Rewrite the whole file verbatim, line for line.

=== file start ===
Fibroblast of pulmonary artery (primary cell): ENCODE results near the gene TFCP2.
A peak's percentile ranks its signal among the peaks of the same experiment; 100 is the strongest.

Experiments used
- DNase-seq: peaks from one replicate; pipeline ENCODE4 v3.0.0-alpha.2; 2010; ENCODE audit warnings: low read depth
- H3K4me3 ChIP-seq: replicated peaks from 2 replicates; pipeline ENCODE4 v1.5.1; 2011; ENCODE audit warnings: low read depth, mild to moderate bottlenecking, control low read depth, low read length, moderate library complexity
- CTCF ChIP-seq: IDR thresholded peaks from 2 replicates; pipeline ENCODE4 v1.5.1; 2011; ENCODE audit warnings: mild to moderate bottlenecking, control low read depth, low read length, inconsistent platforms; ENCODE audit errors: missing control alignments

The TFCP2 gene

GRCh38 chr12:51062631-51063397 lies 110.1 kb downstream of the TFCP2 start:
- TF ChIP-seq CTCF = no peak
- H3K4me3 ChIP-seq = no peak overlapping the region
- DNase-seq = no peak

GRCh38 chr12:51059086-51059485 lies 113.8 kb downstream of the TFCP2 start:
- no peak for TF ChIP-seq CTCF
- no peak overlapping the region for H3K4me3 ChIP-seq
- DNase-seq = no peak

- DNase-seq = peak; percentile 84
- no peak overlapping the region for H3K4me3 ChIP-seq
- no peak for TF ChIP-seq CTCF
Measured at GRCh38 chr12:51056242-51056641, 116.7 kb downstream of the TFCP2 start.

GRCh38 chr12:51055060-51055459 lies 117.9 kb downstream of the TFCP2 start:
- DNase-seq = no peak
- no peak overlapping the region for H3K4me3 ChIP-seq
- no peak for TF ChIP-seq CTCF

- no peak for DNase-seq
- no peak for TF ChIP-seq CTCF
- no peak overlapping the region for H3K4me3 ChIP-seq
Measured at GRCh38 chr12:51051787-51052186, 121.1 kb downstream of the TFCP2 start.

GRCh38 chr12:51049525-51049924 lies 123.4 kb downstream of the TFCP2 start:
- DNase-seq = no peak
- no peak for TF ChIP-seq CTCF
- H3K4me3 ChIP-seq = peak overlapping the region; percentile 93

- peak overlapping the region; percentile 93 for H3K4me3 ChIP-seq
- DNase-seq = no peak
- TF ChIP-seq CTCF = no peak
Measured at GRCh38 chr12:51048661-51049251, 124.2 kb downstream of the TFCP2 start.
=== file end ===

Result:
Fibroblast of pulmonary artery (primary cell): ENCODE results near the gene TFCP2.
A peak's percentile ranks its signal among the peaks of the same experiment; 100 is the strongest.

Experiments used
- DNase-seq: peaks from one replicate; pipeline ENCODE4 v3.0.0-alpha.2; 2010; ENCODE audit warnings: low read depth
- H3K4me3 ChIP-seq: replicated peaks from 2 replicates; pipeline ENCODE4 v1.5.1; 2011; ENCODE audit warnings: low read depth, mild to moderate bottlenecking, control low read depth, low read length, moderate library complexity
- CTCF ChIP-seq: IDR thresholded peaks from 2 replicates; pipeline ENCODE4 v1.5.1; 2011; ENCODE audit warnings: mild to moderate bottlenecking, control low read depth, low read length, inconsistent platforms; ENCODE audit errors: missing control alignments

The TFCP2 gene

GRCh38 chr12:51062631-51063397 lies 110.1 kb downstream of the TFCP2 start:
- TF ChIP-seq CTCF = no peak
- H3K4me3 ChIP-seq = no peak overlapping the region
- DNase-seq = no peak

GRCh38 chr12:51059086-51059485 lies 113.8 kb downstream of the TFCP2 start:
- no peak for TF ChIP-seq CTCF
- no peak overlapping the region for H3K4me3 ChIP-seq
- DNase-seq = no peak

- DNase-seq = peak; percentile 84
- no peak overlapping the region for H3K4me3 ChIP-seq
- no peak for TF ChIP-seq CTCF
Measured at GRCh38 chr12:51056242-51056641, 116.7 kb downstream of the TFCP2 start.

GRCh38 chr12:51055060-51055459 lies 117.9 kb downstream of the TFCP2 start:
- DNase-seq = no peak
- no peak overlapping the region for H3K4me3 ChIP-seq
- no peak for TF ChIP-seq CTCF

- no peak for DNase-seq
- no peak for TF ChIP-seq CTCF
- no peak overlapping the region for H3K4me3 ChIP-seq
Measured at GRCh38 chr12:51051787-51052186, 121.1 kb downstream of the TFCP2 start.

GRCh38 chr12:51049525-51049924 lies 123.4 kb downstream of the TFCP2 start:
- DNase-seq = no peak
- no peak for TF ChIP-seq CTCF
- H3K4me3 ChIP-seq = peak overlapping the region; percentile 93

- peak overlapping the region; percentile 93 for H3K4me3 ChIP-seq
- DNase-seq = no peak
- TF ChIP-seq CTCF = no peak
Measured at GRCh38 chr12:51048661-51049251, 124.2 kb downstream of the TFCP2 start.